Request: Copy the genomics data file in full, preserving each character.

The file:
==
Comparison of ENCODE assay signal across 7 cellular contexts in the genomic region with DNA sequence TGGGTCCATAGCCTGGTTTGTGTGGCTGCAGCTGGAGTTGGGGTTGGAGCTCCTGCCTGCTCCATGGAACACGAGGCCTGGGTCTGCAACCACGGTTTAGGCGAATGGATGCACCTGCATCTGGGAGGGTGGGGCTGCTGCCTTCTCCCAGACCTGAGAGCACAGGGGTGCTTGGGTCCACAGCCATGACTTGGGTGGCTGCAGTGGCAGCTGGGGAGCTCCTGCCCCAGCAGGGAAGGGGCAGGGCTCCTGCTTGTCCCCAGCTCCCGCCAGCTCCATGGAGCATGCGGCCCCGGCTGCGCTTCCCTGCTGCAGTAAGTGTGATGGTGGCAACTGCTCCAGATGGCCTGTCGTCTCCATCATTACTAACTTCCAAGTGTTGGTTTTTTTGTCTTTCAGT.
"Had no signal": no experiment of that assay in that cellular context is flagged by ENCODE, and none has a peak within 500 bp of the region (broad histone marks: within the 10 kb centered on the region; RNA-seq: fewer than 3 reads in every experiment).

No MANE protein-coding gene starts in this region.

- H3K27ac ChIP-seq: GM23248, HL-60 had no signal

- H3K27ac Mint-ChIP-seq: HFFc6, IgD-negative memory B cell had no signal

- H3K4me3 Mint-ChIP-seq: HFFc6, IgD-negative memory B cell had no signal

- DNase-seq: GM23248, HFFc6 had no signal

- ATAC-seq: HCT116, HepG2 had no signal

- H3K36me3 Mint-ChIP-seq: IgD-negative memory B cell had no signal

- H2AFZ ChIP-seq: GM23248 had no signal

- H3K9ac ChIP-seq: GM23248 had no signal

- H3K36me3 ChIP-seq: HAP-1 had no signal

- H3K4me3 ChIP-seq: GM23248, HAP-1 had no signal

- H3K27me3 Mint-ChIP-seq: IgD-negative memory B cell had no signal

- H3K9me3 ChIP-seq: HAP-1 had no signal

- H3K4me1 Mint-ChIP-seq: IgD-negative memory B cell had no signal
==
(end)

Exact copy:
Comparison of ENCODE assay signal across 7 cellular contexts in the genomic region with DNA sequence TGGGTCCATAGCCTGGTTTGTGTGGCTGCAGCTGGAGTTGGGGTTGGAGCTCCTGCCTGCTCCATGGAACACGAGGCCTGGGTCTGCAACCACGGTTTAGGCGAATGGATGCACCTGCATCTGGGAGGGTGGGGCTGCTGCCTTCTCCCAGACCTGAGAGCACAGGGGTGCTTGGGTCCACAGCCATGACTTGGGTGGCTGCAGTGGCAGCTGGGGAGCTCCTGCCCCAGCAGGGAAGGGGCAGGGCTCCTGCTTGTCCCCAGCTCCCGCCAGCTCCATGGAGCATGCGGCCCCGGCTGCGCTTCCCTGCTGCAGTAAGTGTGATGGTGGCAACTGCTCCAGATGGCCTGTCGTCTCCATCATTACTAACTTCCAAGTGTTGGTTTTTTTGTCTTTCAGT.
"Had no signal": no experiment of that assay in that cellular context is flagged by ENCODE, and none has a peak within 500 bp of the region (broad histone marks: within the 10 kb centered on the region; RNA-seq: fewer than 3 reads in every experiment).

No MANE protein-coding gene starts in this region.

- H3K27ac ChIP-seq: GM23248, HL-60 had no signal

- H3K27ac Mint-ChIP-seq: HFFc6, IgD-negative memory B cell had no signal

- H3K4me3 Mint-ChIP-seq: HFFc6, IgD-negative memory B cell had no signal

- DNase-seq: GM23248, HFFc6 had no signal

- ATAC-seq: HCT116, HepG2 had no signal

- H3K36me3 Mint-ChIP-seq: IgD-negative memory B cell had no signal

- H2AFZ ChIP-seq: GM23248 had no signal

- H3K9ac ChIP-seq: GM23248 had no signal

- H3K36me3 ChIP-seq: HAP-1 had no signal

- H3K4me3 ChIP-seq: GM23248, HAP-1 had no signal

- H3K27me3 Mint-ChIP-seq: IgD-negative memory B cell had no signal

- H3K9me3 ChIP-seq: HAP-1 had no signal

- H3K4me1 Mint-ChIP-seq: IgD-negative memory B cell had no signal